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Sky Photo Trip

of September 2010

Majkhali, Ranikhet


Review of the Sky Photo Trip by Himanshu Rastogi,

Amateur Astronomer


I had attended the Sky Photo Trip in Sept 2010, when it was conducted for the first time. While the weather conditions weren’t very favourable at that time, but the image processing and equipment handling sessions with Ajay Talwar were incredible. There was a lot to learn from those sessions.

Ajay brought a lot of his personal experiences in these sessions. Small details like hanging some weight under a tripod to make it stable and ensure images are not impacted by ground vibrations are some examples that are not evident on the field while clicking photographs but only come to light when you are processing them later.

I remember, the enthusiasm and excitement from the day time sessions, was so much amongst all participants that each one of us was awake the entire night to get even the slightest of opportunities to click photographs. And when it happened around mid-night of the second night we were all charged up, there are no words that I have to describe the excitement at that time. One group was busy clicking photographs of Jupiter; I was on another station clicking the Andromeda Galaxy and another set of participants were busy with their camera and tripods clicking star trails.

The choice of location and equipments available for photography are such that every participant had something to look out for the entire night. In fact the ones using just the camera and tripod had an opportunity to experiment also with their location.

I am certainly planning to go again for this trip and if you are really interested in Astrophotography, I would suggest that you should not lose this opportunity.



Sky Photo Trip was an excellent endevour to set the bar very high for Indian astrophotographers and go beyond the basics of astrophotography. There is simply a LOT that goes behind taking inspiring and world class astrophotos - from meticulous detailing, extensive instrumentation and procedures, hours of post processing, to decades of experience - Ajay Talwar shared everything unreservedly and enthusiastically with all the participants. It was a great opportunity to be at a scenic dark sky location, with tons of high quality equipment and expert guidance. It was great to be with passionate bunch of people from all over India (and one of them all the way from Duabi).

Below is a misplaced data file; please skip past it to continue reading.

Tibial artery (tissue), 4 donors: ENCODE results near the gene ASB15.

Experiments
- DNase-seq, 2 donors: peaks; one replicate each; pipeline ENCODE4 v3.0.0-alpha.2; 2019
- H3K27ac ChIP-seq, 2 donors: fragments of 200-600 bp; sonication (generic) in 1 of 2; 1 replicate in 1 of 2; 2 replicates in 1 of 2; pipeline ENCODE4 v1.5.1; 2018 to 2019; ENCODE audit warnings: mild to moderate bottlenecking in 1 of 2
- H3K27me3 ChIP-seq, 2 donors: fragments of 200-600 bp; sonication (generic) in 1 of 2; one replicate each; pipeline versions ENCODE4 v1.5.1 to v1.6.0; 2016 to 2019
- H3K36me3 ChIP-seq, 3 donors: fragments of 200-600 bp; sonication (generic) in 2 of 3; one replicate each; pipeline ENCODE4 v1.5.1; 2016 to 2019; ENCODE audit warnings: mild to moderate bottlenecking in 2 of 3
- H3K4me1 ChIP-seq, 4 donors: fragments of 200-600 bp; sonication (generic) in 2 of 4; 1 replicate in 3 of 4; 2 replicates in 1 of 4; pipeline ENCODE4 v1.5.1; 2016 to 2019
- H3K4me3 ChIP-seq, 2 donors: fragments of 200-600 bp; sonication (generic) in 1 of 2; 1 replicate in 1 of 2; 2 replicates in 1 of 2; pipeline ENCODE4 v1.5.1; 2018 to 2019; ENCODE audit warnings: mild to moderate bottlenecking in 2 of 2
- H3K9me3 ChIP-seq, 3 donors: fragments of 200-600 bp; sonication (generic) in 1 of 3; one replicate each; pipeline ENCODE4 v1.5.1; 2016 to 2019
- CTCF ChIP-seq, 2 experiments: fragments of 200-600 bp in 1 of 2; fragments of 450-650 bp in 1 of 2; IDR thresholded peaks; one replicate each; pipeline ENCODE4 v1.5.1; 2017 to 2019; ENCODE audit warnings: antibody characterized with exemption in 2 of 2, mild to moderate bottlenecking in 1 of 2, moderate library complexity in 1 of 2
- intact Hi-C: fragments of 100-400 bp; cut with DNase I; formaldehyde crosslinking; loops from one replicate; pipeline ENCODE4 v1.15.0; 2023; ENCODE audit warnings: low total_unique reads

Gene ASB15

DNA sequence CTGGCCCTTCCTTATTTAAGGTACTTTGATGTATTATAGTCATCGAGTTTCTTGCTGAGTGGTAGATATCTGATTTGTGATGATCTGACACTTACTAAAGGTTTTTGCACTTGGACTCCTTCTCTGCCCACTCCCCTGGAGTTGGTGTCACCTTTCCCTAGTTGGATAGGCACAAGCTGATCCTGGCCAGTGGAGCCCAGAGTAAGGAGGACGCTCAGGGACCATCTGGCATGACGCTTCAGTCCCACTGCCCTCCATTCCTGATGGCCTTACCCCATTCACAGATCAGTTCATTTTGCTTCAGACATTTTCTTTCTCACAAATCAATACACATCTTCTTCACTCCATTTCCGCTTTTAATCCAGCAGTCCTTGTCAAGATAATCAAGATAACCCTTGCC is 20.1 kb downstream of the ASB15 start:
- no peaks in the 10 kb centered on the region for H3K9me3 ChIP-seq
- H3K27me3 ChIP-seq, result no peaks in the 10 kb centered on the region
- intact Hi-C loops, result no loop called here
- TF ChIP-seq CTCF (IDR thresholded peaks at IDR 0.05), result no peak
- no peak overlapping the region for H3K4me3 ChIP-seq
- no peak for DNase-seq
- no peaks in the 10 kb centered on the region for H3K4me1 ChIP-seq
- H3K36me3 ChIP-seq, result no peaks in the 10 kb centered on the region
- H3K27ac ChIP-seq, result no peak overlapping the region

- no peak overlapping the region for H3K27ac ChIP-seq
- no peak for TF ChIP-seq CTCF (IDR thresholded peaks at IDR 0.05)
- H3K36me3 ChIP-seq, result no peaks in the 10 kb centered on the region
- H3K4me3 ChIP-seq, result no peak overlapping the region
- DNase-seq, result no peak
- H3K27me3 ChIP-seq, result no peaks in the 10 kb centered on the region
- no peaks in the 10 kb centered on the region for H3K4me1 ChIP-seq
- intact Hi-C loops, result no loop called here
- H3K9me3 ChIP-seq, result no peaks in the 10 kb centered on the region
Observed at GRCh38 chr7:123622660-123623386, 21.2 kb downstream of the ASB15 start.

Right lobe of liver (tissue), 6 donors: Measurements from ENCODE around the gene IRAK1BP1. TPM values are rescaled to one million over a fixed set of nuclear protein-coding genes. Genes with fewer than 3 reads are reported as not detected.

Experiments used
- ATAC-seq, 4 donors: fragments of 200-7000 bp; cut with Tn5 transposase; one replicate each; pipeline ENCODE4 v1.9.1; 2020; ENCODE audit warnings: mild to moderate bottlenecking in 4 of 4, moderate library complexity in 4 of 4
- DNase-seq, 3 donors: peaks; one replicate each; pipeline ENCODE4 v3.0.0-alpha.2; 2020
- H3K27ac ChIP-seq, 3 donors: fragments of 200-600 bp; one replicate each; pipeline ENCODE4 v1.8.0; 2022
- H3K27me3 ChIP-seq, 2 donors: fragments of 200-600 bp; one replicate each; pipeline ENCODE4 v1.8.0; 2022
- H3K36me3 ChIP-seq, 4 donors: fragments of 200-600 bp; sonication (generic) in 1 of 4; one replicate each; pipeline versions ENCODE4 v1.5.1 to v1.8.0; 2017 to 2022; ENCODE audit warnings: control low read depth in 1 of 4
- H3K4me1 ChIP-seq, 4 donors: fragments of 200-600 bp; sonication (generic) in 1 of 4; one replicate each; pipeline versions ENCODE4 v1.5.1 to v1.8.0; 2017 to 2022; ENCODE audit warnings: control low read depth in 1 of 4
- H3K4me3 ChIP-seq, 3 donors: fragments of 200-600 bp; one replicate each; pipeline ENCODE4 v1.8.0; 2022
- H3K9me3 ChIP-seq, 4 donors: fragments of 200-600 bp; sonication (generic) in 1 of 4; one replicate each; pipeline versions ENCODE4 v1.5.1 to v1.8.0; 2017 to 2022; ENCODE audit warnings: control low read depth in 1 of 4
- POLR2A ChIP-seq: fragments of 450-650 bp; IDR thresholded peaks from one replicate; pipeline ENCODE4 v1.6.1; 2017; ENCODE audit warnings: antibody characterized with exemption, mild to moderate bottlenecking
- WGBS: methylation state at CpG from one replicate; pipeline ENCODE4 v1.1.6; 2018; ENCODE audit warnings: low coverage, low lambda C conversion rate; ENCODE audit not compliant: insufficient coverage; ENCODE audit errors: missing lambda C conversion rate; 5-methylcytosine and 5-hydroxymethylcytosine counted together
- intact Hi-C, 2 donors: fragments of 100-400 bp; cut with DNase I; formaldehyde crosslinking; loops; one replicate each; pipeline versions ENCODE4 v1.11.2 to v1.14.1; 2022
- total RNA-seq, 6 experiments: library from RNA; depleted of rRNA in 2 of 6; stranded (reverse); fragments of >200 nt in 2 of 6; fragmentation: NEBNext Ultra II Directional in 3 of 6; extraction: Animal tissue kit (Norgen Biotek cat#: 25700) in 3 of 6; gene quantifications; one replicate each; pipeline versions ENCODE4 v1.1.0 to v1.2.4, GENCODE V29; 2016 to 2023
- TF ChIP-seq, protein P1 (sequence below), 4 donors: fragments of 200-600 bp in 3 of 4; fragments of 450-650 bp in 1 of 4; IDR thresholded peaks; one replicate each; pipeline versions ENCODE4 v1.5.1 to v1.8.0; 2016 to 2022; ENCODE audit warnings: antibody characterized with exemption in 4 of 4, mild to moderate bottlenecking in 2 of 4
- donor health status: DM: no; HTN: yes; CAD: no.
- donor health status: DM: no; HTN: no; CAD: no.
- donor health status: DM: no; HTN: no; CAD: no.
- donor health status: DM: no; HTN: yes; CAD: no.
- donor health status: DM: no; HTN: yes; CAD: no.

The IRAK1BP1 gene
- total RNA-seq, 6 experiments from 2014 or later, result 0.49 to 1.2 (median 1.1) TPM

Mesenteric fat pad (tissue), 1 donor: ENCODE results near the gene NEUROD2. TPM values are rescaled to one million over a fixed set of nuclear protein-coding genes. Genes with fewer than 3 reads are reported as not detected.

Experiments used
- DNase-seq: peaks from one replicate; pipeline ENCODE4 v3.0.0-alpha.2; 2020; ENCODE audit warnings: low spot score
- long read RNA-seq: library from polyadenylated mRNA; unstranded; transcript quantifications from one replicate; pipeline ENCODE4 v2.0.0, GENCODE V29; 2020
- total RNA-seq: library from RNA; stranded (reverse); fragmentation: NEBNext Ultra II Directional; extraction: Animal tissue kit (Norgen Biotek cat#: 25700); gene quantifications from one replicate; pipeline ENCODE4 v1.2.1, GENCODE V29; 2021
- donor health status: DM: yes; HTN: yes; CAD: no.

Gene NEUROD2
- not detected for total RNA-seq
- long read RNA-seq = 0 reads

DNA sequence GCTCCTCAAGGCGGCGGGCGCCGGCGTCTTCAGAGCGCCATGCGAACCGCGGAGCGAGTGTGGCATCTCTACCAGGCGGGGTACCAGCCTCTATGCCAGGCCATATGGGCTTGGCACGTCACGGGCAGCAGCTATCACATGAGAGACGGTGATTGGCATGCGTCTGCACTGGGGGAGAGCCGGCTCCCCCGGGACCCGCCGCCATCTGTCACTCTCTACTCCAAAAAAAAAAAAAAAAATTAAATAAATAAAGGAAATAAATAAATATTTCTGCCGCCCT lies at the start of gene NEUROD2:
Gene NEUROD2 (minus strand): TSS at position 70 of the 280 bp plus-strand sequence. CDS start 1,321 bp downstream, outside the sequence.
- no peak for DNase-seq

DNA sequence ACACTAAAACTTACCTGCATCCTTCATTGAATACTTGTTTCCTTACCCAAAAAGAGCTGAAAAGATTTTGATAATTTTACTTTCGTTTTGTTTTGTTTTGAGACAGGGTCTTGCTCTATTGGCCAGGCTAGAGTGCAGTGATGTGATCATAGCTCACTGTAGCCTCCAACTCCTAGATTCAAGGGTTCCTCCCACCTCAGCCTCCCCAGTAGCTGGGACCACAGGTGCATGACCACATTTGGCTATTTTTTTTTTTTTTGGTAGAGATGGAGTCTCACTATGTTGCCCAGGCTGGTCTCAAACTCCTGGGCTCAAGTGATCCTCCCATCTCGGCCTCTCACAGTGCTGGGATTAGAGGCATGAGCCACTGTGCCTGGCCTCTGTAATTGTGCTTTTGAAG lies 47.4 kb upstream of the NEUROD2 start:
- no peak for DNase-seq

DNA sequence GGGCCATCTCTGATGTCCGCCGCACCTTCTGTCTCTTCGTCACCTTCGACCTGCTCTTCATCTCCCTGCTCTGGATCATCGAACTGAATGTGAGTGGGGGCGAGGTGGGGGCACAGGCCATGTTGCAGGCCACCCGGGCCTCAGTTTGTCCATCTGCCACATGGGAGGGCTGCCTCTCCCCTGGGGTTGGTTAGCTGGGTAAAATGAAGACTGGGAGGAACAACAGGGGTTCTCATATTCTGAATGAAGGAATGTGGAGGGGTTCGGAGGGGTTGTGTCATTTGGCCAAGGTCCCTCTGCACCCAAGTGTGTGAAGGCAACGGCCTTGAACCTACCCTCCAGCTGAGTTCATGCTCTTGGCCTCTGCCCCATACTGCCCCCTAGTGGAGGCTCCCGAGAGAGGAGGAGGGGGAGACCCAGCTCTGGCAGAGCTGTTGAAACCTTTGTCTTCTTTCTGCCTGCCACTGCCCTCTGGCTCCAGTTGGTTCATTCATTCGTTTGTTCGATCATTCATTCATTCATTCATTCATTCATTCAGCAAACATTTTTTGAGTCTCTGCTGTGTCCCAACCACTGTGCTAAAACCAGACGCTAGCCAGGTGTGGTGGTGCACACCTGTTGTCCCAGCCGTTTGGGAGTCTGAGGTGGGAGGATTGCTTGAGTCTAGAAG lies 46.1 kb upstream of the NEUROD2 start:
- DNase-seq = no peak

Sky Photo Trip

of September 2010


Brief Review

by Vikrant Narang,

Scientific Officer,


Excerpts from a blog written by

Mr. Dinesh Nisang,

Science Communicator


Overall this Sky Photo Trip was a grand success in spite of bad weather.

            This all was an awesome experience which will dwell for long time in my mind. This is the first ever astrophotography workshop organized in India.

            I am sure that all participants will be agree with me that arrangement, management, literature, instruments at Sky Photo Trip were beyond everyone’s expectations. When we all arrived at Ranikhet; weather was not looking in favor of us. But clouds can only take away photography possibilities, not our patience & zeal from us that we all believed. Ajay told astrophotography has 2 important parts a) Photography b) Image processing & each one is more important than other.